My childhood was spent in many places, amidst many cultures. Something I always found, wherever I was—birds.
It didn’t matter if we were in Switzerland and it was pigeons on the city window sill, in a Fijian village where chickens were scratching for survival, or an animal sanctuary where Emus had perfected the ninja stealth necessary to reach over your shoulder from behind and nab some nuts before you noticed—there were always birds.
When I was a preteen I learned a cousin was raising budgies. When I was a teenager a friend’s dad raised homing pigeons. My own father, who doesn’t care for birds let me have my own budgie while we were in Australia.
I do not think you can live in Australia for more than two weeks without becoming a fanatical bird lover. The variety of species—especially midsize waterfowl and larger (always easiest to sketch from a distance) confuses the young mind into believing sightings will always be bountiful. But perhaps I was simply too far gone by the time I reached Australia.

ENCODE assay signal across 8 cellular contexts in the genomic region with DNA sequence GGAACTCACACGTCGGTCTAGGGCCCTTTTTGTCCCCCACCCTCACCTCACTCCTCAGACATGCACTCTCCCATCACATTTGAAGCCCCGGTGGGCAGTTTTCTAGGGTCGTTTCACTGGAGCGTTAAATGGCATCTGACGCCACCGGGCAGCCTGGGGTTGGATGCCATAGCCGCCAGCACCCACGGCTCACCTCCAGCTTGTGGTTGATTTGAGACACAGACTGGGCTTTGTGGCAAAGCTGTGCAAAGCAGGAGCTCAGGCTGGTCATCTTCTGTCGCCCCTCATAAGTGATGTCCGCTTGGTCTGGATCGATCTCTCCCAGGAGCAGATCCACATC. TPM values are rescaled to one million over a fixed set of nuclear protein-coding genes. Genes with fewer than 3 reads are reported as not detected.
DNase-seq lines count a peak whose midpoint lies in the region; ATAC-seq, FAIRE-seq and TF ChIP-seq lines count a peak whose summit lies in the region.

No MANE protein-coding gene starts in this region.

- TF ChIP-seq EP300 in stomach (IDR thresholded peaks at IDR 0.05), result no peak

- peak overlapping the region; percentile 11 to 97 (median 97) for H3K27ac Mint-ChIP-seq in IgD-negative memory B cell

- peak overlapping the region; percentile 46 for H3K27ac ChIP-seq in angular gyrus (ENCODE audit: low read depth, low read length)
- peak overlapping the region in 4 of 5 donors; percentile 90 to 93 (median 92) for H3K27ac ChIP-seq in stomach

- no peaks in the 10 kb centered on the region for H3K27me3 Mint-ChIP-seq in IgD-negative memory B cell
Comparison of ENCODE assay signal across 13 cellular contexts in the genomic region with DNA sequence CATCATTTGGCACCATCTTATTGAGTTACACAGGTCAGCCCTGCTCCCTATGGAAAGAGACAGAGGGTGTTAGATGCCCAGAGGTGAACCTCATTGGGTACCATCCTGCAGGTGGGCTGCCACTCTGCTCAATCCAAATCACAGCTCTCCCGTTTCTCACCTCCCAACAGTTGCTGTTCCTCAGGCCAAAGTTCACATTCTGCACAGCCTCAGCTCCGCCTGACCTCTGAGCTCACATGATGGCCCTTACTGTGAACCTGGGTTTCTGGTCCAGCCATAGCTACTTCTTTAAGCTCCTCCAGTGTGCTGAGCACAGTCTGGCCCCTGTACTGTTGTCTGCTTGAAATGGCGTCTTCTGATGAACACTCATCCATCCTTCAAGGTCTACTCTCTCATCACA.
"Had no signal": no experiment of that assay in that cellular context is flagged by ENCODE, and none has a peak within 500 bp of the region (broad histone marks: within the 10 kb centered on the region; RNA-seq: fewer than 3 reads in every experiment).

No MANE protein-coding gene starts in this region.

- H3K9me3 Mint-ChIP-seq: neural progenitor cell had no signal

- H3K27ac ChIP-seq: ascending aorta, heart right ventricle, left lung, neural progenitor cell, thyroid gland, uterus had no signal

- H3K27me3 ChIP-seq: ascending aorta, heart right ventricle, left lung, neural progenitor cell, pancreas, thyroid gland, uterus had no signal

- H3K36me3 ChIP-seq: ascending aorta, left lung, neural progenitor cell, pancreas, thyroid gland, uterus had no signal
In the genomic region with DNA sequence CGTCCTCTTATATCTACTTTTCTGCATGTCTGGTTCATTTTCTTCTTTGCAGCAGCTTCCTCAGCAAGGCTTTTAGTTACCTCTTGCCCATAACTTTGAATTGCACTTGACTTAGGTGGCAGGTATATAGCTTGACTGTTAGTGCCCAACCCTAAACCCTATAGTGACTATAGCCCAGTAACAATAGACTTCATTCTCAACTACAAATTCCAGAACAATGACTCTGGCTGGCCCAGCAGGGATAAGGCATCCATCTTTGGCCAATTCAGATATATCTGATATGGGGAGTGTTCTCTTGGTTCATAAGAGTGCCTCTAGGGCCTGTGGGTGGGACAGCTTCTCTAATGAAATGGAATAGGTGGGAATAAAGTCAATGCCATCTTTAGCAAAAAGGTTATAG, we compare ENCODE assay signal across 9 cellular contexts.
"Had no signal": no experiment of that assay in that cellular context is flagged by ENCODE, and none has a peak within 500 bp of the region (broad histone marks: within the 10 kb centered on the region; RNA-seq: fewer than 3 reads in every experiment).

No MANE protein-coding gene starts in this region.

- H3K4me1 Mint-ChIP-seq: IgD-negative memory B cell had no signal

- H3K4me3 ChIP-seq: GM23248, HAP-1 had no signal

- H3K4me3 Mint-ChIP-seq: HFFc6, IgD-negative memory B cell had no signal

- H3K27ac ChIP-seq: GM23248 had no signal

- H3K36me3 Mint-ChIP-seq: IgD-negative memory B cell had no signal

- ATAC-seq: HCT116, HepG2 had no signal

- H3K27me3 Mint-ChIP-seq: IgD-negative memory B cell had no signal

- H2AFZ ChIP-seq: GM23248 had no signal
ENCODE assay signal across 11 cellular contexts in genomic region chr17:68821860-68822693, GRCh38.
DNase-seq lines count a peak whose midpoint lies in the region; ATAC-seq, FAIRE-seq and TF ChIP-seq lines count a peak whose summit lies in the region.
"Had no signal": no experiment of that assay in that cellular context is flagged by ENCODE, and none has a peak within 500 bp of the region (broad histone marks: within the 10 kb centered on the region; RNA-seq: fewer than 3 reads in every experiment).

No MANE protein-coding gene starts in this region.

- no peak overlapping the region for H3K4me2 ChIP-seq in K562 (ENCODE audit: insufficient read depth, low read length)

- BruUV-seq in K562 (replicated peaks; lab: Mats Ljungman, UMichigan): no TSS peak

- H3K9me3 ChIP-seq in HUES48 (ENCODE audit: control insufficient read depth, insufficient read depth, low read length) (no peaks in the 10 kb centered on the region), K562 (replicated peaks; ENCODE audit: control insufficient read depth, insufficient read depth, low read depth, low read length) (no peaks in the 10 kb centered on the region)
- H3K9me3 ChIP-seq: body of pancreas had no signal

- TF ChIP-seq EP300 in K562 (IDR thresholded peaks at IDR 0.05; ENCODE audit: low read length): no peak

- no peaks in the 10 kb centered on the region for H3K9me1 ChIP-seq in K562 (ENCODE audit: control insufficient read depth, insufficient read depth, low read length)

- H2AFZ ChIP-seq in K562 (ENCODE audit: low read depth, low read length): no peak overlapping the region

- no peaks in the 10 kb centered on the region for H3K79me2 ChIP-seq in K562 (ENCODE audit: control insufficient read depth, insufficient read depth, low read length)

I associate my “careless boyhood” with all that lies on the banks of the Stour. Those scenes made me a painter and I am grateful—that is, I had often thought of pictures, of them before ever I touched a pencil.
(English painter 1776–1837)
I know that from the first window-kill bird I found at age 6 I was already imagining pictures of birds. I know the time spent beside the Yarra River and in the open, undeveloped land that stretched away from North Balwyn turned an interest into a yearning.
Even today, when I roll into the driveway I will almost always stay in the car and look out at the birds in the hedge in front of my parking spot. Small birds—chickadees and sparrows. Sometimes a flash of red as a male cardinal chases down his mate. I’ll pull out my journal and a pen and start to sketch.
What is it you are always moved to paint?